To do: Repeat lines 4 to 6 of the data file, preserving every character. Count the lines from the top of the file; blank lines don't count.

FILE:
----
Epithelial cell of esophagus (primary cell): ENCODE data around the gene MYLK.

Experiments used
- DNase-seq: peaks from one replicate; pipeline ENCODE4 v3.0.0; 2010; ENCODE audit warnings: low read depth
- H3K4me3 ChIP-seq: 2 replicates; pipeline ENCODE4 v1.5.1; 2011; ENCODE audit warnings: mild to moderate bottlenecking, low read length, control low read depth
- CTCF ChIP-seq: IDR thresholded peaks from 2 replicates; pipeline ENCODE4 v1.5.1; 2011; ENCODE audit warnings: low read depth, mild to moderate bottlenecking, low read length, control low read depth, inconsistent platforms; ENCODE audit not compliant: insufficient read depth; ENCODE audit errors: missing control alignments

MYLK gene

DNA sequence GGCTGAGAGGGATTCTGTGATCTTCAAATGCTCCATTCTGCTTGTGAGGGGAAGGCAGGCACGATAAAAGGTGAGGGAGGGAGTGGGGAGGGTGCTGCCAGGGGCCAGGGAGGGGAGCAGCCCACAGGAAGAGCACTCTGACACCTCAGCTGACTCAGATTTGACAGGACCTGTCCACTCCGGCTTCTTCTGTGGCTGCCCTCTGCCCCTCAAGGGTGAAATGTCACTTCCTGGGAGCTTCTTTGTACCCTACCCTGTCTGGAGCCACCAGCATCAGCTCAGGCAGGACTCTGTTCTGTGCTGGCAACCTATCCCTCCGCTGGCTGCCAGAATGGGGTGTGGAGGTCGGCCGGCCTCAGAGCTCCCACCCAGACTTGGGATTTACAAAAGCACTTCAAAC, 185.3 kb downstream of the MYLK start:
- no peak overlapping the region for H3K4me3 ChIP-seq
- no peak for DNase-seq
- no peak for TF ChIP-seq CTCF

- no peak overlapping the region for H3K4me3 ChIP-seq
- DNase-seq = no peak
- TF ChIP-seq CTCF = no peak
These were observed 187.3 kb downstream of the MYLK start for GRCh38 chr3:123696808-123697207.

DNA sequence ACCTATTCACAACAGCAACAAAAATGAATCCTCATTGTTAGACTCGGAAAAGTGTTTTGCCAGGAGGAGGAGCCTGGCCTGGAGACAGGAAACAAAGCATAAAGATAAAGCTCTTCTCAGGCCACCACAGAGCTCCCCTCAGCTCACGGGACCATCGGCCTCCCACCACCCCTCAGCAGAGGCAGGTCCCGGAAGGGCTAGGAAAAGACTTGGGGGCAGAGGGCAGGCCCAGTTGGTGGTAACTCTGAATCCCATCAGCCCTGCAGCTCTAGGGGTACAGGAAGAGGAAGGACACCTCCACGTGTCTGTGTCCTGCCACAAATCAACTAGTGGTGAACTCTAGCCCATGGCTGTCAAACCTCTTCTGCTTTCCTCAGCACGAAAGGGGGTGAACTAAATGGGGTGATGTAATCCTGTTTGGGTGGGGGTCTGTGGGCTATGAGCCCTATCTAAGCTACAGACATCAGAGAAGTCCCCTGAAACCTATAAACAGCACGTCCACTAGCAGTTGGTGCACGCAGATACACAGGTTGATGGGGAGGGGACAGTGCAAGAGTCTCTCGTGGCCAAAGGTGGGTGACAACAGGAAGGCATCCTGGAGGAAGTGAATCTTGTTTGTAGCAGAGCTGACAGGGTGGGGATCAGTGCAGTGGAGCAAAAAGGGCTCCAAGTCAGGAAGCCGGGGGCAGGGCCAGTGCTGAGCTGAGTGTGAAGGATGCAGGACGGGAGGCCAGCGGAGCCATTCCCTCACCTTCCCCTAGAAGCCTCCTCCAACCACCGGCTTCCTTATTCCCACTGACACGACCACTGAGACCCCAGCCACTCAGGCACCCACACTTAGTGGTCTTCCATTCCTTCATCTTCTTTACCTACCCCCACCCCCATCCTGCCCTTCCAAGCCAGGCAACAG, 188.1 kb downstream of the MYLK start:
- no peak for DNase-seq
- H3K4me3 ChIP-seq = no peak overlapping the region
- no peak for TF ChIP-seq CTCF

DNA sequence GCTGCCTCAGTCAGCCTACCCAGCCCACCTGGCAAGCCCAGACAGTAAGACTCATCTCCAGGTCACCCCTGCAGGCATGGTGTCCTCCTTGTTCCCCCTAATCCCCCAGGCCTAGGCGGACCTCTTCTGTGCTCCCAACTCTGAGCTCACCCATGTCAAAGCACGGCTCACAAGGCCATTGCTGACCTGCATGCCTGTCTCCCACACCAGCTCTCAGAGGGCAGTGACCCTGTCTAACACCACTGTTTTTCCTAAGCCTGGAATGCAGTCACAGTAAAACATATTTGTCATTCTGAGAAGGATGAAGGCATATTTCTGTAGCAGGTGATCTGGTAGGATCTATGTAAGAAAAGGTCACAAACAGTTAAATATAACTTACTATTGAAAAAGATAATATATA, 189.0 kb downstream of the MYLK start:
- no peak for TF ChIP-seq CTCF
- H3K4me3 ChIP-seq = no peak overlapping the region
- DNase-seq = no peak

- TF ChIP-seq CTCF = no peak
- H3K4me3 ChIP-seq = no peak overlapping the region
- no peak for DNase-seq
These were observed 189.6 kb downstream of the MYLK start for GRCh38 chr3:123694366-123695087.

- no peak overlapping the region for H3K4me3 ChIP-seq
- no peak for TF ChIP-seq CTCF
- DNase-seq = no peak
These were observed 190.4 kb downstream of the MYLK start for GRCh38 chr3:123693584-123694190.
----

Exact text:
- H3K4me3 ChIP-seq: 2 replicates; pipeline ENCODE4 v1.5.1; 2011; ENCODE audit warnings: mild to moderate bottlenecking, low read length, control low read depth
- CTCF ChIP-seq: IDR thresholded peaks from 2 replicates; pipeline ENCODE4 v1.5.1; 2011; ENCODE audit warnings: low read depth, mild to moderate bottlenecking, low read length, control low read depth, inconsistent platforms; ENCODE audit not compliant: insufficient read depth; ENCODE audit errors: missing control alignments

MYLK gene